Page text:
The epic tale of revenge, retribution, and suffering. Young sailor Edmond Dantes is thrown into the Chateau d’If on the eve of his wedding night for a crime he did not commit. While in jail, he befriends another prisoner who becomes his teacher, learns about the location of a buried treasure, and becomes determined to escape and plot the destruction of the three men who put him there.
Although I immensely enjoyed certain parts of this book, I found it pressing through many chapters of details concerning the villains of the story. Edmond and Abbe Faria’s time together was easily one of the best parts of the book. Overall, I found hope and redemption, forgiveness and life after death to be more common themes than I expected. Edmond finds his own parallel storyline in Valentine Villefort and Maximillian Morrel, and he saves them from his own plot of vengeance, eventually giving them his entire fortune. Even the count finds love again, but not with the empty shell of Mercedes, whose character is the most tragic in the whole story, for she cannot escape by death, and cannot forgive herself saying, “You (Edmond) have spared me, yet of all those who have fallen under your vengeance I was the most guilty.”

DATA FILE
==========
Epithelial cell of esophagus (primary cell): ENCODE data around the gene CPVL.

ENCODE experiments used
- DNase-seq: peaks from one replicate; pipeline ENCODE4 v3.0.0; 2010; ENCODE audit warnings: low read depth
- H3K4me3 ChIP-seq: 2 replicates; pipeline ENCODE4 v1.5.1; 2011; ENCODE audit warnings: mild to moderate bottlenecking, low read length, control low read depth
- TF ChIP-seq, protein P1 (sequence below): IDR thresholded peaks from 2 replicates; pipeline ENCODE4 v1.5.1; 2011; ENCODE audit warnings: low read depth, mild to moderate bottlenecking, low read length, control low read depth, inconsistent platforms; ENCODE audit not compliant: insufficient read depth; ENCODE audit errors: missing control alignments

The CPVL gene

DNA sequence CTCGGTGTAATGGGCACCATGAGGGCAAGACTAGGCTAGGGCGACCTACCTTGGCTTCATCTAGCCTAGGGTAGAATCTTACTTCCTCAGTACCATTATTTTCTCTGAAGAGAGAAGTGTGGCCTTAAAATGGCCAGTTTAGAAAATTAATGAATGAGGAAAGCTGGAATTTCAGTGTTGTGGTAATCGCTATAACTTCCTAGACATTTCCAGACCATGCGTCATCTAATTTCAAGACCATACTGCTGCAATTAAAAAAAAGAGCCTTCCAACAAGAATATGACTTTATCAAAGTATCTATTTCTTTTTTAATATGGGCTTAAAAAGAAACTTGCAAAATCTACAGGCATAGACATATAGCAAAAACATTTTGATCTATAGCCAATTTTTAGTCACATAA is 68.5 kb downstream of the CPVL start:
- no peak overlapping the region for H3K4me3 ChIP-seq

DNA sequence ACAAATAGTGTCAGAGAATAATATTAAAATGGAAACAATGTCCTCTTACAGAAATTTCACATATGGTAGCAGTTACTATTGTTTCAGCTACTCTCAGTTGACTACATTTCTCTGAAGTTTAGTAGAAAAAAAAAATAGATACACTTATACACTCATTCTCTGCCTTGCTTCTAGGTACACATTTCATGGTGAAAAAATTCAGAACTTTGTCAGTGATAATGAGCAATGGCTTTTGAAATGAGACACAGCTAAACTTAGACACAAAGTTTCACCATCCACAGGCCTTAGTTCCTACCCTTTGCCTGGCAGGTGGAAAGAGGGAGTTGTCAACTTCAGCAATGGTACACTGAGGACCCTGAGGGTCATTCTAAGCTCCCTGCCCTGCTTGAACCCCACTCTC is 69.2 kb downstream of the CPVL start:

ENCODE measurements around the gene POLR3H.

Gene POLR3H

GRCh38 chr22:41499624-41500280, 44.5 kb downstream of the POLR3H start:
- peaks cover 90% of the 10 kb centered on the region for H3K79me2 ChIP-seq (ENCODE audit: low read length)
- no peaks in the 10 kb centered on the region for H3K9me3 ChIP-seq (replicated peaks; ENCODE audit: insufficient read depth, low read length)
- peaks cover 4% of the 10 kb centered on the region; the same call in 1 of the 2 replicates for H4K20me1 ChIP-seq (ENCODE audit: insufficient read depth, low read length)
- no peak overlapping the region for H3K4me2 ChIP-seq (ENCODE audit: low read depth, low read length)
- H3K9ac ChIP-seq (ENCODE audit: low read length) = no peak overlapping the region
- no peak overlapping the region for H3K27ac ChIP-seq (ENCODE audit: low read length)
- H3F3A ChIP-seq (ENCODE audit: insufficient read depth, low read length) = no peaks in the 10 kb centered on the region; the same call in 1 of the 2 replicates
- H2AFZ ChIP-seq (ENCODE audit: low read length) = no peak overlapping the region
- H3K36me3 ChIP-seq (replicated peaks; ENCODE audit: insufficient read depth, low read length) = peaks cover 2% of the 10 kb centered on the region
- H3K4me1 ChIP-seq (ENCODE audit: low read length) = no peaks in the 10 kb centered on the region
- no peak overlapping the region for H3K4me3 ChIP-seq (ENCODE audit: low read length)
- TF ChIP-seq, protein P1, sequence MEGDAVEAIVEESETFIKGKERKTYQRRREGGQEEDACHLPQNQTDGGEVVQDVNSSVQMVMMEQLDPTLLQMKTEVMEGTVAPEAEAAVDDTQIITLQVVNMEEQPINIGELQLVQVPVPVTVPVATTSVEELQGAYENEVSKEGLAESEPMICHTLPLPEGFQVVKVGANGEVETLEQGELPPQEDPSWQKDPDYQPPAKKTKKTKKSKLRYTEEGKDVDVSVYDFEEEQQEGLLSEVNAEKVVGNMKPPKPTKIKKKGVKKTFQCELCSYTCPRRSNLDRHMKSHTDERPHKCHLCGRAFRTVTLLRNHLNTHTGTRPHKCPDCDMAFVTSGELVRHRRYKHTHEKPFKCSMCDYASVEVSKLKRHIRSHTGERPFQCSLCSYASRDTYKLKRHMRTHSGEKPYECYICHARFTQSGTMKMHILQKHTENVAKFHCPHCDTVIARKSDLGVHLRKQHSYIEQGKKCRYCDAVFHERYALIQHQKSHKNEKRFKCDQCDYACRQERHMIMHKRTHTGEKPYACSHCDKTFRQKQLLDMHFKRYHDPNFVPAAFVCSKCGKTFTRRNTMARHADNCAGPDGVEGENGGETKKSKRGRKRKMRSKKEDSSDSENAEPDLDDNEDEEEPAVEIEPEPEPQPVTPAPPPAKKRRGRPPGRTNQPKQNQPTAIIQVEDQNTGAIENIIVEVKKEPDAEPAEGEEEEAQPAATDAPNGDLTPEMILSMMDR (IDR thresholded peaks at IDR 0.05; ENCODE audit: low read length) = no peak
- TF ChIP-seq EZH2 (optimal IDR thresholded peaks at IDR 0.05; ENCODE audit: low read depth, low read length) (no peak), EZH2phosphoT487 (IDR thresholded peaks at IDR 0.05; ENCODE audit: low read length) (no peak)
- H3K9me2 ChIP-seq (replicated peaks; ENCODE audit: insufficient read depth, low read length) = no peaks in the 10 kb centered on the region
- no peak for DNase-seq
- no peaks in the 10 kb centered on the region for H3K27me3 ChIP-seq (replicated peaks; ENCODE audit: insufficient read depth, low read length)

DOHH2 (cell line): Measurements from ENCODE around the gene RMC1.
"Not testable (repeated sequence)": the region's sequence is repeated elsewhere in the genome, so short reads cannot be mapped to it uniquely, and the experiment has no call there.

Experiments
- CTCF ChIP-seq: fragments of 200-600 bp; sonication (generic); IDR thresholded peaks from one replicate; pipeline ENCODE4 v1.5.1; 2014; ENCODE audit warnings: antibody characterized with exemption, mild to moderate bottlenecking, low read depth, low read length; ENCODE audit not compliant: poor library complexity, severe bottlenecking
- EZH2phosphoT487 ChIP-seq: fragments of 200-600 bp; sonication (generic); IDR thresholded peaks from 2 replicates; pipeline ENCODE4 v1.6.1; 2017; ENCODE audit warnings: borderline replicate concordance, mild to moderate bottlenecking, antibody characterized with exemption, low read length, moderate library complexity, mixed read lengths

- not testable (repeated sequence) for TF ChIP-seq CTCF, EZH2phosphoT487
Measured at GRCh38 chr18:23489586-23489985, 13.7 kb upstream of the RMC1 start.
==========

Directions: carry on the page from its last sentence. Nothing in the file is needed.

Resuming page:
Recommended as a must for the revenge-seekers. But beware, this book easily earns the Klingon phrase, “Revenge is a dish best served cold”, as the vengeance is both satisfying and slow.